Flammability Testing

Chilworth provides flammability testing as part of our process safety services and laboratory testing services.

It is a function of a Process Hazard Analysis (PHA) to identify those inherent properties, conditions or equipment that could cause injury to personnel, the environment, or facilities. Gases and vapors have one property that can make them particularly problematic. They readily mix with air. This means that loss of containment incidents can quickly expose processes and personnel to fire or explosion hazards if the gas or vapor is combustible, the results can be catastrophic.

What properties are of most concern? Because gases and vapors can quickly mix with air, short-term effects, or acute properties are of greatest safety interest. The ability of gases and vapors to form ignitable mixtures with air or other oxidants can lead to several hazardous conditions including flash fires, pool fires, jet fires, vapor cloud explosions and detonations. As the concentration of a released gas or vapor increases a point is reached when a flame can propagate away from an ignition source. This concentration is called the Lower Flammable Limit (LFL) for the material. This concentration varies with system pressure and temperature and may need to be measured under other than standard conditions. If the concentration of the gas or vapor continues to increase it will ultimately reach a point at which there is insufficient amount of oxidant to allow flame propagation. This concentration is called the Upper Flammable Limit (UFL) and forms the upper end of the flammable range.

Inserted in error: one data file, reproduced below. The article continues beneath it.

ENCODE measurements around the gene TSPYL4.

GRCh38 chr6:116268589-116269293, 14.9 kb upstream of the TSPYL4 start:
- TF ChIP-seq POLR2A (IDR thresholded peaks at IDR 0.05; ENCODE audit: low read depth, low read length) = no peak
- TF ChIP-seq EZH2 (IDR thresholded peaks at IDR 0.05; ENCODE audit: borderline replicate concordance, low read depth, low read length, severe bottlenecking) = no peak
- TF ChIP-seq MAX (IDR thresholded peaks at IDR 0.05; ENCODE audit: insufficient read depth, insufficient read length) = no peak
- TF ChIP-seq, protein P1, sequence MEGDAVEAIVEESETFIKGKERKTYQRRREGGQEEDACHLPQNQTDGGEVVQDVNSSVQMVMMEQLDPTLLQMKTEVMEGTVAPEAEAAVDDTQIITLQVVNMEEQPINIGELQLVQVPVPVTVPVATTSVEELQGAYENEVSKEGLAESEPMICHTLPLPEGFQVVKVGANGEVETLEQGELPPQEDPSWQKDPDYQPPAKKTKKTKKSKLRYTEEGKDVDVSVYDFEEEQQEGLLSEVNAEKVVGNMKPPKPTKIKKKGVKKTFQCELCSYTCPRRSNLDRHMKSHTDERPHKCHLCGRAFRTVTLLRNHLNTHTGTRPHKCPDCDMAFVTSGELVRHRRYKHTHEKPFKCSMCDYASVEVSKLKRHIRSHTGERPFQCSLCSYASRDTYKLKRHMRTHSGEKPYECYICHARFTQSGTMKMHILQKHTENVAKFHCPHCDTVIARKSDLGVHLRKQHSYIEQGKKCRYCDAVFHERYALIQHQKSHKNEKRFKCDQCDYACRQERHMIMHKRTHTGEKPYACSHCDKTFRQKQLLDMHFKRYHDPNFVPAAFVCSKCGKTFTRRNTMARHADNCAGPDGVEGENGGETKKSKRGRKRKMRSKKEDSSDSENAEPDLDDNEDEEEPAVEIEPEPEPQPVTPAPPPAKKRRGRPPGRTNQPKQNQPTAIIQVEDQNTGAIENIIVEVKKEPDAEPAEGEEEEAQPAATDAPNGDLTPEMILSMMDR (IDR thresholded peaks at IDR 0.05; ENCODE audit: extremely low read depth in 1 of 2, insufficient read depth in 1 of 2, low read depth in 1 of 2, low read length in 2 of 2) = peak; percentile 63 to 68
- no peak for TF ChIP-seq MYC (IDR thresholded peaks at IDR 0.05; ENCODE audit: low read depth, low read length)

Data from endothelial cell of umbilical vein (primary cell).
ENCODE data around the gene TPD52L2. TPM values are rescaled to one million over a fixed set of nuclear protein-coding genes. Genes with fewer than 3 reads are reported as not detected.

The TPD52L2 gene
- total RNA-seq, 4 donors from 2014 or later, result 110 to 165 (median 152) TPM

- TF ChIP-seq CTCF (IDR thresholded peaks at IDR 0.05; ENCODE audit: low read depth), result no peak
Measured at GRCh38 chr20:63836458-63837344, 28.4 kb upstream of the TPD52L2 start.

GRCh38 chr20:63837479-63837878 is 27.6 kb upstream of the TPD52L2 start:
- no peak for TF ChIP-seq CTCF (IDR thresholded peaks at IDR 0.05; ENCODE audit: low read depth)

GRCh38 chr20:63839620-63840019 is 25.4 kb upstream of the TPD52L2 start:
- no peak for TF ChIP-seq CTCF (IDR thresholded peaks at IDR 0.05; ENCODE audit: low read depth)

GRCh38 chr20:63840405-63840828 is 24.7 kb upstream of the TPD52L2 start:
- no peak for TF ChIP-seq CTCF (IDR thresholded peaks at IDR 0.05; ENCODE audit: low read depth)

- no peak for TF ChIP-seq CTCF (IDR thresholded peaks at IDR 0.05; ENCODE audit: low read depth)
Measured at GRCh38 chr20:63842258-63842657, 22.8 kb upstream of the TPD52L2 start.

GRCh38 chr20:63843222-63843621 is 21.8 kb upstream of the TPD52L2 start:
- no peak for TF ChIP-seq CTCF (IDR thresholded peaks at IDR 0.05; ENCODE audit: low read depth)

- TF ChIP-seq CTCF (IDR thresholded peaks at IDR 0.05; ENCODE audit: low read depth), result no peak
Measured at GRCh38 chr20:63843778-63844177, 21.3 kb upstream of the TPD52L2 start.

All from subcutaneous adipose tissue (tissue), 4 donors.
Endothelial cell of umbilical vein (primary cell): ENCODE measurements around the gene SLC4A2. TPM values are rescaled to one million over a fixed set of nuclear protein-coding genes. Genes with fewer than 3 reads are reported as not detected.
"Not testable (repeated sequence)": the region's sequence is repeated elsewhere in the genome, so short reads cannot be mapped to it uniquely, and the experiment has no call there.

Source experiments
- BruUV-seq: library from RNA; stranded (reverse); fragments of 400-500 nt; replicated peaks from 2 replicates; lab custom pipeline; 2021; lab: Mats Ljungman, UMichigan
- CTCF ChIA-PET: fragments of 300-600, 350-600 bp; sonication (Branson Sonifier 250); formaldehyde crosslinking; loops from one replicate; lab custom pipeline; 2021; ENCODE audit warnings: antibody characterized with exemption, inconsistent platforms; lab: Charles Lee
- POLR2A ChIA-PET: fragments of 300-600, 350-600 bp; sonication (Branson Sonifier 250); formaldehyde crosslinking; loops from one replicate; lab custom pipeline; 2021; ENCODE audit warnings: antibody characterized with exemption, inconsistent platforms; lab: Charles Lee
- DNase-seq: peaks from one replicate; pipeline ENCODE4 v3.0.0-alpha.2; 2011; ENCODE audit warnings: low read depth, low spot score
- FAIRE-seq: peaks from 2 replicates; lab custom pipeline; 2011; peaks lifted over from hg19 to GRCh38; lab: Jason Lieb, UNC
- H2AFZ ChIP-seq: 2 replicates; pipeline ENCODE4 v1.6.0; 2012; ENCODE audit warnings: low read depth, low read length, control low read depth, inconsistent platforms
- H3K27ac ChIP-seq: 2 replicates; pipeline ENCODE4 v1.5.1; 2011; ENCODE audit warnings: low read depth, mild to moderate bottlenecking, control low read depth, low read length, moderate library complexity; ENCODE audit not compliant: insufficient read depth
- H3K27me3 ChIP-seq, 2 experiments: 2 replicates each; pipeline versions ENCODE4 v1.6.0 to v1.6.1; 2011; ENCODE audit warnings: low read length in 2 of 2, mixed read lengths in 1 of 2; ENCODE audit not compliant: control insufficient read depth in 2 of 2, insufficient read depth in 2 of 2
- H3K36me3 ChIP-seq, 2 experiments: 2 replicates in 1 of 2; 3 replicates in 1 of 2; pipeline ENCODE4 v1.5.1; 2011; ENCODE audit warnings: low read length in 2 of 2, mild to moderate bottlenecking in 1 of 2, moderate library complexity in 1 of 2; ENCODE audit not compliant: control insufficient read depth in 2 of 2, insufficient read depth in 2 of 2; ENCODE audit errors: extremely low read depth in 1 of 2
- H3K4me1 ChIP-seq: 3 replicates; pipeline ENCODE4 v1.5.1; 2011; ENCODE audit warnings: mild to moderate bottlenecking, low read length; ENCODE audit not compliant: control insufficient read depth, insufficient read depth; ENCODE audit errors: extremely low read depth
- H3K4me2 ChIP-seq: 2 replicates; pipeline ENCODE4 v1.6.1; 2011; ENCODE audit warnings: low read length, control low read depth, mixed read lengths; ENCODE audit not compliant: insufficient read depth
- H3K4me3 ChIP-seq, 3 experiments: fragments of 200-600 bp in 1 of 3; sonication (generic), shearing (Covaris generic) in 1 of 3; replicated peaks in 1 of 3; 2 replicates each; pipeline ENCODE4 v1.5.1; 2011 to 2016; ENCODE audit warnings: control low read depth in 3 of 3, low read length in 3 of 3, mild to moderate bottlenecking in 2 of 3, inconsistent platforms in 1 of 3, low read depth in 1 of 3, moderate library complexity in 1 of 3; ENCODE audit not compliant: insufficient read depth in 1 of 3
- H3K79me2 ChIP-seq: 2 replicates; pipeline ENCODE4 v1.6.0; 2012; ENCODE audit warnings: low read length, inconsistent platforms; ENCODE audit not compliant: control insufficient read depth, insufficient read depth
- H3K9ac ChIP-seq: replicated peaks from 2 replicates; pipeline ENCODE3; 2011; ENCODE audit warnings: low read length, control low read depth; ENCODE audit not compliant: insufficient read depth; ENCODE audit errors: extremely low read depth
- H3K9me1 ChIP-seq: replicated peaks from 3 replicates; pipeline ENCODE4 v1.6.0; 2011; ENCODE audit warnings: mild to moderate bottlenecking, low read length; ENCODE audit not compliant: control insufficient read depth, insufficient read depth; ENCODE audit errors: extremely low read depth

If ignition of a gas/air or vapor/air cloud occurs rapid burning is initiated and several possible outcomes are possible. If the cloud is unconfined, a flash fire will be the result. The high temperature flame and combustion products pose a danger to personnel and facilities. If the flash fire is confined, or if conditions are right for flame acceleration, then a vapor cloud explosion (VCE) will occur. A VCE can cause extensive facility and equipment damages and threaten personnel over a wide area. The vapors from a flammable liquid can flash back and ignite the liquid pool resulting in dangerous radiation levels and spreading the fire. Flammable liquid fires are difficult to extinguish.

The release of gases or vapors under pressure can cause jet fires. These fires are fuel rich and burn very hot. Besides the obvious hazard associated with the torch, jet flames pose an extreme hazard to nearby storage tanks. If the storage tank is pressurized and contains a super-heated liquid, such as a propane tank, and the flame “impinges” on the unprotected shell a catastrophic stress failure is likely. Such a failure can lead to a Boiling Liquid Expanding Vapor Explosion, or BLEVE. The effects of a BLEVE include missiles, blast and if the contained material is combustible, a fireball with extreme radiation hazard. The contained material does not have to be flammable for a BLEVE to occur. It is the pressure and rapid phase change that causes the physical damage. Materials such as chlorine and anhydrous hydrogen chloride can BLEVE.

If you store or process flammable gases or liquids and need to access your fire and explosion risks, Chilworth Global has experienced Process Safety Engineers who can help. The Chilworth Global Lab can provide you with all of the critical flammable property data needed to assess risk at both ambient and process conditions.